How Coffee Can Naturally Help You Lose Water Weight

A Cup of Coffee

Weight gain is one of the biggest problems facing Americans today, with a significant portion of the population suffering from obesity. While the term "obesity" is frequently thrown around for anyone with a little extra weight, there are distinct types of weight that require different tools to eliminate. 

While the most common fat is generated by consuming carbohydrates or other foods to build and store energy, water is also weight. Water weight, while not exactly appealing, is not the same beast as regular fat and is not shed in the same way as regular fat. Understanding how these different fats work is critical to managing them.

When it comes to water weight, there are a few tools available to help keep your water weight levels nominal. One of the tools that supposedly has the potential to shed excess water weight is coffee. 

Coffee is one of the most popular beverages in the world, with America being no exception to the coffee craze. The persistent love of coffee shared amongst the human race has led to the beverage's traits being reassessed for potential health benefits. As strange as it might sound, your morning cup of coffee could be doing more for your health than simply waking you up in the morning. This begs the question of whether coffee can help manage water weight.

What is Water Weight?

When dealing with weight gain, it is not as cut-and-dry as most beauty magazines and tabloid articles would have you believe. There are different categories of weight, with some types only forming after eating certain foods. Other forms of weight gain are a little more complicated and usually stem from an underlying issue that causes certain human body factors to skew our actual weight. 

One of the most notorious subtypes of weight is water weight, which has to do with the fluid levels in the body. Water weight is, quite simply, your body retaining more fluid because it believes you need it.

Water weight is not usually a major issue, and your body compensates for a perceived lack of hydration. This retained water weight usually adds between 2 to 4 pounds on the scale because the retained fluid is still rather fresh. Water weight, also known as edema, can be uncomfortable when the fluid levels get too high.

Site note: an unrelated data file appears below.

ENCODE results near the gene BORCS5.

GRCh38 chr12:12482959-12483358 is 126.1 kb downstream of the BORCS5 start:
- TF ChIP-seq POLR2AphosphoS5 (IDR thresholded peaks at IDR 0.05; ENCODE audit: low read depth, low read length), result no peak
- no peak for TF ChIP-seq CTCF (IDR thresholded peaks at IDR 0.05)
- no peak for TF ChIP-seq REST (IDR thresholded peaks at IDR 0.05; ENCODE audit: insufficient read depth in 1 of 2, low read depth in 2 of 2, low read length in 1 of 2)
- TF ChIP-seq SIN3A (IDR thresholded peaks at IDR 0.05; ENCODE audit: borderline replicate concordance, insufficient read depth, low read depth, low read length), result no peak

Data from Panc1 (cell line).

With enough water weight, you start to feel bloated and uncomfortable in your own body. In a typical human body, the fluid levels should only account for 50% to 60% of the body's composition. Anything beyond those percentages is a sign of edema.

Woman Drinking Water

There are causes of edema and fluid retention that are worth worrying about, such as underlying diseases. However, most cases of edema are harmless and will eventually fade on their own with time. Other cases require intervention to resolve, but these are few and far between and are unlikely to be the cause of your water weight. 

Other common causes for fluid retention include dehydration or diets heavy in sodium. Your body only retains excess fluids when it believes there is not enough present to keep you alive. Not drinking enough water or eating salty foods can dehydrate you and force your body into a survival mode where it stores more essential substances than it uses. In the latter case, the edema tends to go down without treatment.

While fluid retention is not necessarily life-threatening or painful, you might still be interested in lowering the levels. Fortunately, there are some methods you can use to enhance your body's natural disposal of excess fluids. It all revolves around the use of diuretics.

What is a Diuretic?

You might not have ever heard of a diuretic if you have never had fluid retention issues in the past, probably because diuretics are almost exclusively reserved for those dealing with high blood pressure. Diuretics, also called "water pills," are designed to purge certain compounds from your body that might adversely affect your body's water levels and blood pressure. While blood pressure is a serious issue, diuretics are extremely effective at reducing water weight. Diuretics can change how your body expels certain toxins and substances through your natural bodily functions.